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Commode d’époque Transition attribuée à Jean-François Hache
Commode d’époque Transition attribuée à Jean-François Hache - Furniture Style Transition Commode d’époque Transition attribuée à Jean-François Hache - Commode d’époque Transition attribuée à Jean-François Hache - Transition
Ref : 90052
38 000 €
Period :
18th century
Dimensions :
l. 55.12 inch X H. 33.46 inch X P. 26.77 inch
Furniture  - Commode d’époque Transition attribuée à Jean-François Hache 18th century - Commode d’époque Transition attribuée à Jean-François Hache
Galerie Pellat de Villedon

Furniture, works of art and paintings

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Commode d’époque Transition attribuée à Jean-François Hache

Transitional period chest of drawers opening with two drawers. It rests on four curved feet called "pastilles". It has a walnut veneer and maple and amaranth fillets. The chest of drawers is ornamented with chased and varnished bronze, and is fitted with lock escutcheons and pull handles. Its decoration is formed by the play on geometric forms. The crosspieces of the fronts as well as the feet have false flutes.
The chest of drawers is topped by a marble top in Spanish violet brocatelle.
Attributed to the cabinetmaker Jean-François Hache
Circa 1765
Use Restoration, marble restored
H. 85 x W.140 x D. 68 cm

The chest of drawers we are presenting is remarkable for its curved shape and the geometrical patterns that cover it. It opens on the front with two drawers and has a particularly original decoration on both sides with two superimposed ovals in rectangular reserves. This chest of drawers presents an elegant assembly of various woods. The drawer frames are made of walnut and the rails are made of acacia. In addition, the centre of the cartouches is made of tobacco or tulipwood, and the Greek-style fillets are made of tobacco wood and light wood.
The top is made of Spanish violet brocatelle, which was regularly used in 17th and 18th century furniture. This marble with its purple and yellow tones is in perfect harmony with the walnut veneer on the whole chest of drawers.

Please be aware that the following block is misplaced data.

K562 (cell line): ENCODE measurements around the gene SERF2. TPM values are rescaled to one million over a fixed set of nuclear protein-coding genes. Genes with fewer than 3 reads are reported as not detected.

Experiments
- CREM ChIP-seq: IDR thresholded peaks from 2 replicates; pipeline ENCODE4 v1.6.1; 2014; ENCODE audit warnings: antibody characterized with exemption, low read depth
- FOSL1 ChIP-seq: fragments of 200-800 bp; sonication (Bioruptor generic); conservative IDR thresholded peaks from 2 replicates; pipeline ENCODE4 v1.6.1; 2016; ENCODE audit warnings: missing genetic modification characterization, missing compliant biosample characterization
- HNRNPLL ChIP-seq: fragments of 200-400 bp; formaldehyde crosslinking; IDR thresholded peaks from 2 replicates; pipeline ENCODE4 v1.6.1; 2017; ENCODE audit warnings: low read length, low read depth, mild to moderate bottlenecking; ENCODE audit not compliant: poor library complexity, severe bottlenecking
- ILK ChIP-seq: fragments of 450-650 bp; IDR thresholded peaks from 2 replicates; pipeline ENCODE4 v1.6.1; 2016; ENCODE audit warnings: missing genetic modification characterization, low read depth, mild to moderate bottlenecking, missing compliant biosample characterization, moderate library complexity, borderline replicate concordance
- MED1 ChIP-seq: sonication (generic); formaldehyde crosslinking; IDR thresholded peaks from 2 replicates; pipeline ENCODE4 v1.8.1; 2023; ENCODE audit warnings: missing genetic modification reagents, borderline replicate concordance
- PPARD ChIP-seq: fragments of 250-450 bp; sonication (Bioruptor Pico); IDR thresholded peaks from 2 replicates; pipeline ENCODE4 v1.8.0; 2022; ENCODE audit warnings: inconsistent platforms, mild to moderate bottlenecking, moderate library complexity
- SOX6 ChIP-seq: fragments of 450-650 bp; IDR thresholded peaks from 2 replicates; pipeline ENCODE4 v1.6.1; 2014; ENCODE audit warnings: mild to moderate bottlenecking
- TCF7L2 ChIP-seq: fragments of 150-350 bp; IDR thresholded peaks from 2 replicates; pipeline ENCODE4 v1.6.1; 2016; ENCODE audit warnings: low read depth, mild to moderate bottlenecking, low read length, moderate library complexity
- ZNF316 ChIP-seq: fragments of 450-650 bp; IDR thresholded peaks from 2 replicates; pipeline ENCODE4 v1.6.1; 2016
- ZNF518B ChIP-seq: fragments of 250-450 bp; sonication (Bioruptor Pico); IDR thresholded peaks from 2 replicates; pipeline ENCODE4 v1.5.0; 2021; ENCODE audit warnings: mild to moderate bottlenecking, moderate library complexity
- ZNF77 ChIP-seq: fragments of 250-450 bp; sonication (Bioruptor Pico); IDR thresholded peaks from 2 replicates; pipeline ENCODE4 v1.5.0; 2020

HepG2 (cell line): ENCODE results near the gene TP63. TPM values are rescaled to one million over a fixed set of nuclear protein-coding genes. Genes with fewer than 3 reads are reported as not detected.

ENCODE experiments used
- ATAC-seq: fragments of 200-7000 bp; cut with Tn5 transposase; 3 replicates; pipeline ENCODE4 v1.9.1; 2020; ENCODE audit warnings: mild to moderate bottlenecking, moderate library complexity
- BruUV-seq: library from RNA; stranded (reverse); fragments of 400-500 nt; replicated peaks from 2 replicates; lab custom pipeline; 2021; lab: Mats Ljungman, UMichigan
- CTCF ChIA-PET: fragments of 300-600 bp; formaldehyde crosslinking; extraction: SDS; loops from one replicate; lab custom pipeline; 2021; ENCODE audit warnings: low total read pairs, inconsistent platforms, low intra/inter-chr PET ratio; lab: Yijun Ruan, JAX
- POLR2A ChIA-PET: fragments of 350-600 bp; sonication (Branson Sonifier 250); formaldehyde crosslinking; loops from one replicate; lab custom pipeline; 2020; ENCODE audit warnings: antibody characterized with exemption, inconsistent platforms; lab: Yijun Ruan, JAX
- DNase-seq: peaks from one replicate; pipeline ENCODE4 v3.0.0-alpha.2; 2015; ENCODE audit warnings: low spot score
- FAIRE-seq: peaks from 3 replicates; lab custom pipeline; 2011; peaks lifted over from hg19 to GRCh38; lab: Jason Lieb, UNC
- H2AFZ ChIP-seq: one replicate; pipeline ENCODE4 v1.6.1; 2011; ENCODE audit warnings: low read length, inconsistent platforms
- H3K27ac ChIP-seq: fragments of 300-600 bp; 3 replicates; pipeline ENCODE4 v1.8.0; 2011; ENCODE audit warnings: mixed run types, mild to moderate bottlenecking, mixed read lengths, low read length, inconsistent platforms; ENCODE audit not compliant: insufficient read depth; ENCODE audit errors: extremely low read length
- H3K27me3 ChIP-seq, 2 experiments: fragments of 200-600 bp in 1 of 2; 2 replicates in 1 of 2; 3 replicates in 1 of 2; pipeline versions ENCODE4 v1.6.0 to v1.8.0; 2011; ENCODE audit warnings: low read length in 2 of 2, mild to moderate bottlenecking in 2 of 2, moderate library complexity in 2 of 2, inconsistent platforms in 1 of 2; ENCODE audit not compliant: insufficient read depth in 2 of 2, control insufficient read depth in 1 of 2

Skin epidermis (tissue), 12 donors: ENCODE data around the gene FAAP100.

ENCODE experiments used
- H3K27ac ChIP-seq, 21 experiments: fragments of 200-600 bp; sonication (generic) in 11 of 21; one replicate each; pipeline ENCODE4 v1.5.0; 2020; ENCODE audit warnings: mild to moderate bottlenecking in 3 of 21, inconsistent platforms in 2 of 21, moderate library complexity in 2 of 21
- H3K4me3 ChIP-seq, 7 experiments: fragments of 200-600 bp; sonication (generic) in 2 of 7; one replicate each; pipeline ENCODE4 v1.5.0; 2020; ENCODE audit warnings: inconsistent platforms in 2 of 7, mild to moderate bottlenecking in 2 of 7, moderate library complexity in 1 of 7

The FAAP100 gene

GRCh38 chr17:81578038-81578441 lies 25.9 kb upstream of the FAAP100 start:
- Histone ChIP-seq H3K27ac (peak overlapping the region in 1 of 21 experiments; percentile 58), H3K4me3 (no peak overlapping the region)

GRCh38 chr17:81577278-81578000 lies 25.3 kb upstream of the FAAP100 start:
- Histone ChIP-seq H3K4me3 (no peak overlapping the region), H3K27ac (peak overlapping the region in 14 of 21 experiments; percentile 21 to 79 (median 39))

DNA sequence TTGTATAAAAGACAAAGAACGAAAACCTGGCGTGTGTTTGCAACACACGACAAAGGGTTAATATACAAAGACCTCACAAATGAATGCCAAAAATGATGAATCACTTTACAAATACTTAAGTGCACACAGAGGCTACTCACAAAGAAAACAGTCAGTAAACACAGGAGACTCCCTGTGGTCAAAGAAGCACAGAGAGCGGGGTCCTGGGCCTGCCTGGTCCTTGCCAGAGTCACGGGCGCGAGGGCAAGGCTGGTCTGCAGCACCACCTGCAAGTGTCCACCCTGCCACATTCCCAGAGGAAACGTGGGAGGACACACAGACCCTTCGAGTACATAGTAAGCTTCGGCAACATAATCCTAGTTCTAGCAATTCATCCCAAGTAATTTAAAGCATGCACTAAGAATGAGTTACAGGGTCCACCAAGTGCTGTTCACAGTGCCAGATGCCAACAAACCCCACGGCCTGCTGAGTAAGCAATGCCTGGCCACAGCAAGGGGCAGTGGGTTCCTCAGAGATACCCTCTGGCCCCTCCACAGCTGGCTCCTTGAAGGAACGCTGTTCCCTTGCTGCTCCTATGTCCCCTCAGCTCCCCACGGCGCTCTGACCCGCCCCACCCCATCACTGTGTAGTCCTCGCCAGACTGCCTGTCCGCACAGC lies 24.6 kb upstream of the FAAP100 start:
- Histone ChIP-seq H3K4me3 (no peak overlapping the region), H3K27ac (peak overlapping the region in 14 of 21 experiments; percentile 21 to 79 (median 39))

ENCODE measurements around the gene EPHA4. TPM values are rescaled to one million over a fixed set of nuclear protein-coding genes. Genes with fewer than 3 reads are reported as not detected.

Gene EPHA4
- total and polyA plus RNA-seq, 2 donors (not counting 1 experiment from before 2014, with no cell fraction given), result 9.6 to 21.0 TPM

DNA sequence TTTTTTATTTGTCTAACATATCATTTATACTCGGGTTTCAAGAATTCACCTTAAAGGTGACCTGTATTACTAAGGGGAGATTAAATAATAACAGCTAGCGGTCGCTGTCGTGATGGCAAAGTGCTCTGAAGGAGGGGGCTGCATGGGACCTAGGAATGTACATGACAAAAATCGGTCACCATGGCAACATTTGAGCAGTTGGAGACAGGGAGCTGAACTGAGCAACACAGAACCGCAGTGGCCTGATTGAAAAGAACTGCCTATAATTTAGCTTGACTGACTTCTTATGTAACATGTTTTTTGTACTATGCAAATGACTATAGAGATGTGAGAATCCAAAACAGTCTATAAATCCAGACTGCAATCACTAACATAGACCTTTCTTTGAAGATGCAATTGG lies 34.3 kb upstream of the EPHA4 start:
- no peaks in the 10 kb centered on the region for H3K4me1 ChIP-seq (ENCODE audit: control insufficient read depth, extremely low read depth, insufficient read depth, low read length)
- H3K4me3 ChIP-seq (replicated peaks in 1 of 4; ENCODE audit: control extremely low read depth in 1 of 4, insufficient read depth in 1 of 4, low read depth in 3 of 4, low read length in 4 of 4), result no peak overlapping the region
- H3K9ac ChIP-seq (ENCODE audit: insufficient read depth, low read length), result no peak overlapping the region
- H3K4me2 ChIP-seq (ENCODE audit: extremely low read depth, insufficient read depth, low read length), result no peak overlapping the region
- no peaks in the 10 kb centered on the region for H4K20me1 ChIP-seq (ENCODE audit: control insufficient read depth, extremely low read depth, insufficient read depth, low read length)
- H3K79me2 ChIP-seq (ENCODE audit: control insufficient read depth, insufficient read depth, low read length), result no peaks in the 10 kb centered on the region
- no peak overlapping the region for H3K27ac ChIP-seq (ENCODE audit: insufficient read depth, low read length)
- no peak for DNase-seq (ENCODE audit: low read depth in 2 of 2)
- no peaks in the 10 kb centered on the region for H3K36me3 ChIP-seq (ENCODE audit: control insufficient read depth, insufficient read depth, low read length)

This chest of drawers rests on four curved legs ending in an elegant scroll. These legs are called "pastilles" and were invented around 1730-1740 by Pierre Hache in his father's workshop. They became a characteristic of the Hache family, who simplified the scroll foot.

Jean-François Hache (1730-1796), the fourth son of twelve children, began working in his father's workshop, Pierre Hache (1705-1776), and set up his own business around 1754. Here he shows his ability to vary his decorations through simple geometrical motifs that stand out thanks to the play on the effects obtained by the walnut veneer. To admire other variations of such a geometrical decoration it is possible to refer to the chests of drawers presented by P. Et F. Rouge in "Le génie des HACHE". This chest of drawers is therefore a unique example because of the geometric variations and associations it offers, while being characteristic of the Hache dynasty, notably because of the use of "pastille" legs and walnut, a local wood much appreciated by Jean-François Hache. Moreover, as Pierre Kjellberg points out in his book "Le mobilier français du XVIIIe siècle", many chests of drawers came out of the Hache workshops, including Transitional furniture. The author tells us that these Transitional chests of drawers are characterised by the geometrical figures that can be found on our chest of drawers.

Galerie Pellat de Villedon


Commode Transition